We’ve only just begun to explore this relationship, and are optimistic that there’s a wealth of potential, moving in that direction.  Please check our website regularly for updates on this and other Kelpius Society initiatives.  We’re looking ahead toward exciting new vistas, and we’ll need your participation and support.

Tom Carroll


The Kelpius Society

Request for Research and Information

I met earlier this week with Daniel Richter, executive director of the McNeil Center for Early American Studies (MCEAS) at the University of Pennsylvania, to provide information about the Kelpius Society and discuss possible research initiatives relating to the 17th century Kelpius community.  Following that meeting, at Dr. Richter’s suggestion I prepared a brief message to be distributed to the MCEAS mailing list.  Here’s a copy of my message.  Please write to us if you have information such as research resources you’d like to share, if you’re currently doing research on a topic relating to Kelpius, or if you know of research already done in this area.

Request for Research Advice and Direction

Johannes Kelpius and a group of followers arrived in Philadelphia in 1694, and settled in what is now Roxborough, within the current boundaries of Fairmount Park.  They were dissenting Lutherans who self-identified as Pietists, and formed one of the earliest millenarian communities in North America; perhaps only the Labadists were earlier.  The Kelpius group established a medicinal herb garden (likely a progenitor of Bartram’s Garden), set up the earliest astronomical observatory, and wrote music that may have been the first composed on this continent by Europeans.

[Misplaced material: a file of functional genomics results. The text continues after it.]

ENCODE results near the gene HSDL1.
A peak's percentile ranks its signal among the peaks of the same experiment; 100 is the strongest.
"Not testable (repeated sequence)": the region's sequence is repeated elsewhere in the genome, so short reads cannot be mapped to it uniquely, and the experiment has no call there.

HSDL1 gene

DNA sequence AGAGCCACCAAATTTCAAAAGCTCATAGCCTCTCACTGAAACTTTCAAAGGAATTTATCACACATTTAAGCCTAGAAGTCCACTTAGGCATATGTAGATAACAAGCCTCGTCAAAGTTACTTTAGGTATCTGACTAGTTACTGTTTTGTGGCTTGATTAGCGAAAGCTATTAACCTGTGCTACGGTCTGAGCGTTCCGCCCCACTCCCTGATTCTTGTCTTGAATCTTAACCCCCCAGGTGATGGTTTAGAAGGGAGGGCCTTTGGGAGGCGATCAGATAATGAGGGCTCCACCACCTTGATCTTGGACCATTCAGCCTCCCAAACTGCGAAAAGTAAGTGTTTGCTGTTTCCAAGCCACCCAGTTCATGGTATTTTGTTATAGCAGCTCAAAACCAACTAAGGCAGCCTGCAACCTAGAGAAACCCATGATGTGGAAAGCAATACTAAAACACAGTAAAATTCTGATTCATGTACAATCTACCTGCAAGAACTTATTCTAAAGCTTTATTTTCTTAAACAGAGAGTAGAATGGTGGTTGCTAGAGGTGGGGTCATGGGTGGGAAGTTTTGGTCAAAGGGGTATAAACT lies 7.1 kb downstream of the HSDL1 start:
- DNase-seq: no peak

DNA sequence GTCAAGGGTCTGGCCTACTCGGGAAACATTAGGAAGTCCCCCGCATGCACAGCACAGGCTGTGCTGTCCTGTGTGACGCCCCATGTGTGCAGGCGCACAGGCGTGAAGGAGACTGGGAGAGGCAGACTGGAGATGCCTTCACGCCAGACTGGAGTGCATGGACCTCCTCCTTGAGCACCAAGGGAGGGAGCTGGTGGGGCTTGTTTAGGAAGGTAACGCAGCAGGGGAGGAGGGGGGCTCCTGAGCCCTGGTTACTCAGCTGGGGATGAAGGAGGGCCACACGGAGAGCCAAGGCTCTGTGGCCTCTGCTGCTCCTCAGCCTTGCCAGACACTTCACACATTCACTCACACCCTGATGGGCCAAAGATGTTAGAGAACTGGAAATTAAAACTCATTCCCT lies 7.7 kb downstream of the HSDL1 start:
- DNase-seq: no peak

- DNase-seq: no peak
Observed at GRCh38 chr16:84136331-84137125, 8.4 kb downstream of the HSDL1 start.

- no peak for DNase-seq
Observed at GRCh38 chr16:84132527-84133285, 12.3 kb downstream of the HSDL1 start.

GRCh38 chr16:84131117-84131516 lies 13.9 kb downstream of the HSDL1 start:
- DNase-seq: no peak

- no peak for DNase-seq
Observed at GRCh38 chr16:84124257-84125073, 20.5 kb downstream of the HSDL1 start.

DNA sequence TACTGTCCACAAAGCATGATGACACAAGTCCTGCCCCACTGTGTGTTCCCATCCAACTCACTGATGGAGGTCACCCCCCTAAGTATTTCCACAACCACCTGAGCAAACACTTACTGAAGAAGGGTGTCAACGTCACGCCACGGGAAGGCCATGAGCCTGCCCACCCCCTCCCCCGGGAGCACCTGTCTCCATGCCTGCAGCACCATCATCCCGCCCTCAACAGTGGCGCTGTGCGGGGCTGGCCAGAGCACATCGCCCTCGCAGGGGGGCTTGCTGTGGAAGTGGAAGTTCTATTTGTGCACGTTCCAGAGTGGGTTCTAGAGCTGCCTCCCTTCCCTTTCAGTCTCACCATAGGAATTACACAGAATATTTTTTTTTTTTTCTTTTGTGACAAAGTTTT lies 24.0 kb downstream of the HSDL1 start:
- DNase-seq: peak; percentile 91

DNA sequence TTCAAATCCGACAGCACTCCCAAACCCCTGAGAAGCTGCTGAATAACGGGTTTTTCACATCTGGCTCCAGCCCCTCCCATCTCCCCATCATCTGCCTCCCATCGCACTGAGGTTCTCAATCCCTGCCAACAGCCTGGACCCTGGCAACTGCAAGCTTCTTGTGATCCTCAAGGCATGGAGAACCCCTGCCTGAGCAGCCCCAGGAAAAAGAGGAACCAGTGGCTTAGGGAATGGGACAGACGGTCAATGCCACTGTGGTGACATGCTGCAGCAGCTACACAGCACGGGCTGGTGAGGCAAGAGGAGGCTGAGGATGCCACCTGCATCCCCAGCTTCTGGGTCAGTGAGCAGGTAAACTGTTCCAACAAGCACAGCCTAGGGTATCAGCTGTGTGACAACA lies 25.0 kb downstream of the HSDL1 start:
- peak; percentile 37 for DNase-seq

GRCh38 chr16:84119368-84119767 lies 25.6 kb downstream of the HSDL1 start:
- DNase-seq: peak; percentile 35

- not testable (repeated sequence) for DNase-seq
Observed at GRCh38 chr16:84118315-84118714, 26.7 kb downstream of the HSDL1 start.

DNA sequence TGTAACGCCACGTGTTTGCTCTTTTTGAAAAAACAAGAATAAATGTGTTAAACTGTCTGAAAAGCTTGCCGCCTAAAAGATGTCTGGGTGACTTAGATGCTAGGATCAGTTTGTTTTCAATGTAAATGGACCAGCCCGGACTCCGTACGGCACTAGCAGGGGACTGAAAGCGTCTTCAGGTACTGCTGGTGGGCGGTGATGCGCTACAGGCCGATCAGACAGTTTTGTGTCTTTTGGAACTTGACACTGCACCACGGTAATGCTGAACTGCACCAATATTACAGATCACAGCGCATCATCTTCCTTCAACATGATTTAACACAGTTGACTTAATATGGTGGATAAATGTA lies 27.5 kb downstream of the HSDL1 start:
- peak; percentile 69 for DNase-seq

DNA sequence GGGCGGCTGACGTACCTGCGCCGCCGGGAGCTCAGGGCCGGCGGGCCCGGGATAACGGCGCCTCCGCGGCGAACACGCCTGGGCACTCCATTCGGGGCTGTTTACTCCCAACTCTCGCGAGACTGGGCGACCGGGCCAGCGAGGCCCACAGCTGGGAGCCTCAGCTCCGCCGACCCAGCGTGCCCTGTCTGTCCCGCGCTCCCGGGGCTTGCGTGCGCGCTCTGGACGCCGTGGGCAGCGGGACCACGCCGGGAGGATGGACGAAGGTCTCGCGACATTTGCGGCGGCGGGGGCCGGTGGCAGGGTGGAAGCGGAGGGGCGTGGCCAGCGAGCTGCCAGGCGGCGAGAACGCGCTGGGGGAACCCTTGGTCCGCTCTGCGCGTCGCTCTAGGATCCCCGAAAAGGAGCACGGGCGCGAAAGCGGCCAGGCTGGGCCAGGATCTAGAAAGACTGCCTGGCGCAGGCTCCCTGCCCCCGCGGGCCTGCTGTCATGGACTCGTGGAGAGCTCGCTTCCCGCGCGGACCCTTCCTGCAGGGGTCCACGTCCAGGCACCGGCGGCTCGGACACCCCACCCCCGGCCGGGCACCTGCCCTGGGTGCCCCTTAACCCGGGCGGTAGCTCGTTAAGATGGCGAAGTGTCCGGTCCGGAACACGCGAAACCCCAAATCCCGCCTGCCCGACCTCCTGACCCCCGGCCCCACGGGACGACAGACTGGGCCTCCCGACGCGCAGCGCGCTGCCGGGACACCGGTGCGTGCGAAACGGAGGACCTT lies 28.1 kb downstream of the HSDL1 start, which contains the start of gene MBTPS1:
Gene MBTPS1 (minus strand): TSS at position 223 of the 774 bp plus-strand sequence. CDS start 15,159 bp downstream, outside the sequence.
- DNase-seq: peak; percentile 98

The Kelpius story is part of the early history of Philadelphia, especially its hidden or esoteric dimension.  Our problem can be stated, what do we reliably know about Kelpius?  We have a grasp of the basic outlines of this history, and we have a generalized knowledge of the settlement area.  We’ve supported preliminary archaeological research at the site, but still lack comprehensive knowledge of what lies beneath the ground.  We’ll seek funding for a full archaeological survey some time soon, which should assist with site development and produce new research questions.

The provisional answer to the question, what do we reliably know about Kelpius, may lie in how we know what we know.  Our information mostly derives from the work of a single individual – Julius Frederick Sacshe –who was active in  Philadelphia around the turn of the 19th century.  Sacshe was an interesting figure who wrote on variety of subjects, but doubts have been raised about his work.

Religious scholar Arthur Versluis points out that the problem with Sachse’s work is that other scholars haven’t been able to examine his sources.  We agree. Sacshe’s book, The German Pietists of Provincial Pennsylvania, remains a standard reference on Kelpius.  But it’s the only comprehensive English language source we have, and so far as we know it hasn’t been critiqued.